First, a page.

Political action committees known as Super PACS have been formed with the purpose of supporting policies of different politicians, parties, or attacking ideologies of other politicians. The funds spent by the Super PACS were mainly aimed at attacking other candidates such as Restore Our Future, which is advocating for Mitt Romney but has spent most of its funds in negative campaigns against Gingrich. The outcomes of these SuperPACS have been mixed with the initial effect of the pro-Romney PAC being insufficient in tipping the votes for Romney since he nearly lost the primary in Iowa. The Pro-Romney PAC was successful in halting Gingrich’s momentum in Florida using negative advertising. These PACs are effective in enabling people free speech in expressing their ideas about candidates. These PACs may be effective in advancing their strengths and weaknesses of candidates enabling voters to make informed decisions. Their focus on negative messages is a negative aspect because it portrays their aim as being to trash other candidates.
Public trust in the government has been eroded over the past couple of years with levels as low as 22% in 2010. American populism is effective in addressing current issues but does not escalate to dangerous levels due to self-governance. Resentment for certain issues has the effect of producing rebellions in politics. The conservative upsurge was essential in Ronald Reagan’s race to win the presidency. Other issues such as extra marital affairs by Clinton and increase in Islamic extremists against America have worked to reduce the confidence of the public in the government and the presidency. The electorate is highly divided along partisan lines, but they are concerned at the level of partisan support shown in congress (Benenson 116). The idea by congress to stand along party lines and oppose the ideas of the opposition instead of reaching a compromise is responsible for the gridlock in congress and the inability to pass crucial legislation. Obama and the democrats have shown a low willingness to compromise. The passage of legislations on the healthcare reforms and the economic stimulus package was done amidst strong opposition from the republican congress. Debates on tax cuts presented another issue for disagreement between the democrats and republicans. Obama proposed an extension of the tax breaks in social security with republican representatives rejecting the plan to extend the breaks for two months. This painted the republicans as being obstructionist and insensitive to the plight of the middle class Americans. This issue may pay dividends for the democrats with the public seeing them as being responsive to the needs of the working American. This highlights the problem of income inequality in the country and the refusal of the republicans to increase taxes for the rich to aid the poor.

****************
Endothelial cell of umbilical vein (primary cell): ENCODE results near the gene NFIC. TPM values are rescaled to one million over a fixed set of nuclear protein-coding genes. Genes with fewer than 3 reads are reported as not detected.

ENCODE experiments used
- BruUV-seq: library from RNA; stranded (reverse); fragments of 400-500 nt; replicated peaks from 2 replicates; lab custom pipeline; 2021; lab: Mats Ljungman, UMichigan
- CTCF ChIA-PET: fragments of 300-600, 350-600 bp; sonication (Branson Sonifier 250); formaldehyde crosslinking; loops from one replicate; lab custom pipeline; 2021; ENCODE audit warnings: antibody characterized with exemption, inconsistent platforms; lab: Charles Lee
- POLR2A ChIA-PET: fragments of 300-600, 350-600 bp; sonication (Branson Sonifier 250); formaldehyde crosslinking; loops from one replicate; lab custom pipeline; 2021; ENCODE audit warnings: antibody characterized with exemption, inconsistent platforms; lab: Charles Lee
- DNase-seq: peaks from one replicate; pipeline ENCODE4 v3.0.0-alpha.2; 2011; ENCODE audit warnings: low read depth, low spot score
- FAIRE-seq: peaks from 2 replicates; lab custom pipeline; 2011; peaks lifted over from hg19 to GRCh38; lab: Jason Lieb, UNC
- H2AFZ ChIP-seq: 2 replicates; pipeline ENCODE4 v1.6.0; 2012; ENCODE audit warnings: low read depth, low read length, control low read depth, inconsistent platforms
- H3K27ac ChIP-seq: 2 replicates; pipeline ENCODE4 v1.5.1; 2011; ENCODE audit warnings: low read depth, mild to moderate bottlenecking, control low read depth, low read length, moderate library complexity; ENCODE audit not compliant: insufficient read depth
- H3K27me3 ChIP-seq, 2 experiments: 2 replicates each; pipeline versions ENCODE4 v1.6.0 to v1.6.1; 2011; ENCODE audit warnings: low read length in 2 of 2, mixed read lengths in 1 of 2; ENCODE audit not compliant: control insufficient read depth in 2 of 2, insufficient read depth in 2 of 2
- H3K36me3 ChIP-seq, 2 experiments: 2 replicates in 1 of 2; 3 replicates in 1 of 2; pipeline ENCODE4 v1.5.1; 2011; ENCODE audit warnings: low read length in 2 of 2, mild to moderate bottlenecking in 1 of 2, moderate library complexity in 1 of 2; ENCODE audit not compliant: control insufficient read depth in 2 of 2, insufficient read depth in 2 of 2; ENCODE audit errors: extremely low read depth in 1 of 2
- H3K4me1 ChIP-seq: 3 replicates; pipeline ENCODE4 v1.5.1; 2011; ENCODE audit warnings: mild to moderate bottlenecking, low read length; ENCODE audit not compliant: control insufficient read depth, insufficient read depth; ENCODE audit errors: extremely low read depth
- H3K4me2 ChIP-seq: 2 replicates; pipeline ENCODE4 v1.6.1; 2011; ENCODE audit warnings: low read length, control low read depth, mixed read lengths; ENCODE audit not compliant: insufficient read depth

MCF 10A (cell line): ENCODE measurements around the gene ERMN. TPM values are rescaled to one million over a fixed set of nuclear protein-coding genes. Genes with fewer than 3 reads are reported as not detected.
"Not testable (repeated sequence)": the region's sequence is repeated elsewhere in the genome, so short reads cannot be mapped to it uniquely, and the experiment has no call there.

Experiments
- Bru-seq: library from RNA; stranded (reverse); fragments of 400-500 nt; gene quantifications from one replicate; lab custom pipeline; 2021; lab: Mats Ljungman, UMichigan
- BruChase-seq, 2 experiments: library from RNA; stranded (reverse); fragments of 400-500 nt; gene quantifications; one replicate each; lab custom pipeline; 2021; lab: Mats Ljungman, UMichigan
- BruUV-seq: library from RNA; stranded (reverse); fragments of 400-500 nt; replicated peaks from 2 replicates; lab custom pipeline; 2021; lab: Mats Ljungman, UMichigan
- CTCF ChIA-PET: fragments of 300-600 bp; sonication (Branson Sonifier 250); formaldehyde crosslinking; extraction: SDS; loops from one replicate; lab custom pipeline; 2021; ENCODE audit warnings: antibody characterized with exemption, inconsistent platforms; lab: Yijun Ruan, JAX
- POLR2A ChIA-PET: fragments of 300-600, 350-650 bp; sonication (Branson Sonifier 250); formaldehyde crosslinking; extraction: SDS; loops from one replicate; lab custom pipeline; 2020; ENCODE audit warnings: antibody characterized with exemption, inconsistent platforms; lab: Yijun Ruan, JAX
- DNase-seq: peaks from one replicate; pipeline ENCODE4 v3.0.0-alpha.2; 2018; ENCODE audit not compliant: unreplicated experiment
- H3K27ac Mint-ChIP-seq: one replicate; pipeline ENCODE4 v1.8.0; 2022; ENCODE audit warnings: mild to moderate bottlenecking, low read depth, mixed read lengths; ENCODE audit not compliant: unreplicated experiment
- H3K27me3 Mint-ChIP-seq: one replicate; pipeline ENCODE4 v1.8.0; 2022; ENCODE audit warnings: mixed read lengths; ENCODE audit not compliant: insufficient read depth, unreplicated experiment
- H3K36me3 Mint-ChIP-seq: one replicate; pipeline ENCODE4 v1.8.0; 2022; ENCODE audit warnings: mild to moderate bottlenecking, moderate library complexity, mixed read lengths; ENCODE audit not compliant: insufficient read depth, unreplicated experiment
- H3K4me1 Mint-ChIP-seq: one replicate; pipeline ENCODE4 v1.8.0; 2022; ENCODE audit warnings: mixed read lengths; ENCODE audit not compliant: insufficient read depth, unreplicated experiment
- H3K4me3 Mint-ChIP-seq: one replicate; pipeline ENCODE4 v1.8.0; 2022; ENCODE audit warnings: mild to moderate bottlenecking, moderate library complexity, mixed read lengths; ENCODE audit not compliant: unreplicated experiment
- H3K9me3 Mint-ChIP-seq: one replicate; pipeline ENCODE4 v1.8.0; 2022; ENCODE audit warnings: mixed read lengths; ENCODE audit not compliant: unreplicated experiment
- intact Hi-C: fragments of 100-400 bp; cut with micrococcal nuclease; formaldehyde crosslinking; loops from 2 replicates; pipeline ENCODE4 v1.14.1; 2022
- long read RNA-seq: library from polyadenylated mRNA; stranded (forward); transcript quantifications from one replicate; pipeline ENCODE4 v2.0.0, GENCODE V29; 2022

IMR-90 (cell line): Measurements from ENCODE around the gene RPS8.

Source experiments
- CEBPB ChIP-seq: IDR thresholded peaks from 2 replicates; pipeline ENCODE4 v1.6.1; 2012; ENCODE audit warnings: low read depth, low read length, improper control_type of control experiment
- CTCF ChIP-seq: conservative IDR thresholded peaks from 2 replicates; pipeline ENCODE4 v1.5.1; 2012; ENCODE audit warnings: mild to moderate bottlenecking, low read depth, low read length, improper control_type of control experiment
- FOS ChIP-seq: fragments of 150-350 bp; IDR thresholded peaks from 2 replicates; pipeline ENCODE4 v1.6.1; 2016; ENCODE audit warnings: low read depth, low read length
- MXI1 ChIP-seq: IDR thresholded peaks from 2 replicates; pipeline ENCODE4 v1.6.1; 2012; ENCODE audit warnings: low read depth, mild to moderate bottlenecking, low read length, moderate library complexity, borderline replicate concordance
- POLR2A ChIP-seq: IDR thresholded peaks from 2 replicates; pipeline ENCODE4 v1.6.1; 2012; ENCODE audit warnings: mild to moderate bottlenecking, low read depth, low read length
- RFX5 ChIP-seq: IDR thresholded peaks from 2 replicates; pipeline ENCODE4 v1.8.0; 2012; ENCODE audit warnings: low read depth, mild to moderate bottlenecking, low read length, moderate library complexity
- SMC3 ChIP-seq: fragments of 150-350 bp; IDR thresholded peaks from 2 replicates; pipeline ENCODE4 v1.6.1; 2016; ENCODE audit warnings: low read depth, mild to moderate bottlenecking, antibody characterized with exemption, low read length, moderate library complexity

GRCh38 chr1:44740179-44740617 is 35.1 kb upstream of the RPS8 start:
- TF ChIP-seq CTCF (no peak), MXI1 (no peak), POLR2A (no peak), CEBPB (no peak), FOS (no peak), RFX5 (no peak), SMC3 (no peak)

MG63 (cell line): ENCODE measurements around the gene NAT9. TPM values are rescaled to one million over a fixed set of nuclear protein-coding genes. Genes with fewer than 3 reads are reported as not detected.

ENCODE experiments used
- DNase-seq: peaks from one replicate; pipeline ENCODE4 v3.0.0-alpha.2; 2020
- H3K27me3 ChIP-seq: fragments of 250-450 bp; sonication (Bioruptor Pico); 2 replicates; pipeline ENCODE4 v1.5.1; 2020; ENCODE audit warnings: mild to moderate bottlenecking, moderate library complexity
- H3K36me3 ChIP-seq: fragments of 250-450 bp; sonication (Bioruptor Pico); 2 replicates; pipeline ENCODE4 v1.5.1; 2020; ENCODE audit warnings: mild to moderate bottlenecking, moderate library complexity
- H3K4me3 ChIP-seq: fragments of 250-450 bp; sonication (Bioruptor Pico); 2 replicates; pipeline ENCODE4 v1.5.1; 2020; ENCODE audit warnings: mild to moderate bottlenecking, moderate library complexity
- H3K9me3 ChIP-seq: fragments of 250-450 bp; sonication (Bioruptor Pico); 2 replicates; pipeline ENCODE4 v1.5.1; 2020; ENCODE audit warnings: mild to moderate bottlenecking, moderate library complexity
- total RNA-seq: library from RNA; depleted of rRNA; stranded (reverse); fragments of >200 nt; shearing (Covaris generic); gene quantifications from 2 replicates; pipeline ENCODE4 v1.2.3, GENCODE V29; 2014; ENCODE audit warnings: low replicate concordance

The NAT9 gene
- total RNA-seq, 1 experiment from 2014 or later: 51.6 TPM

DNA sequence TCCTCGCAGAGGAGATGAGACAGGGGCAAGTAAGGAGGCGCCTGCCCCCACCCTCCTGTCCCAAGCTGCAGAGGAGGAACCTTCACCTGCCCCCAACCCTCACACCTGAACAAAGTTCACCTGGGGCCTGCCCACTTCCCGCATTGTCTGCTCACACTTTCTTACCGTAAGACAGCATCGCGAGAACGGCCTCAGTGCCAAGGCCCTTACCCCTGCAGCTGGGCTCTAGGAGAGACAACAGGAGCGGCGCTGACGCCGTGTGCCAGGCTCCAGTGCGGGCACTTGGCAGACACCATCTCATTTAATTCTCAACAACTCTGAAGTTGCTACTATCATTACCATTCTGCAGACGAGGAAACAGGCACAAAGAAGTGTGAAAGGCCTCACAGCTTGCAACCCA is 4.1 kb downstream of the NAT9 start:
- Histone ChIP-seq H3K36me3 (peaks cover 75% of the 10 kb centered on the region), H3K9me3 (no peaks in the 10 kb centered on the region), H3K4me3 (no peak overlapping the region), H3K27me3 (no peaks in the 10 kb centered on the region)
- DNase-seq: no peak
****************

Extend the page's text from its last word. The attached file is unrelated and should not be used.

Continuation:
The performance of President Obama has been criticized by many, but his chances for reelection are high compared to his republican competitors. Issues such as confidence in the presidency play in his favor. Some voters are disappointed in the way he handled the economic recovery and legislations that are seen to hinder job creation. The issue of income inequality and willingness to compromise with the republicans in passing crucial bills may see him clinch the position amidst the competition. Competition within the Republican Party may also enhance Obama’s position and enable him to withstand the challenge posed by the republicans.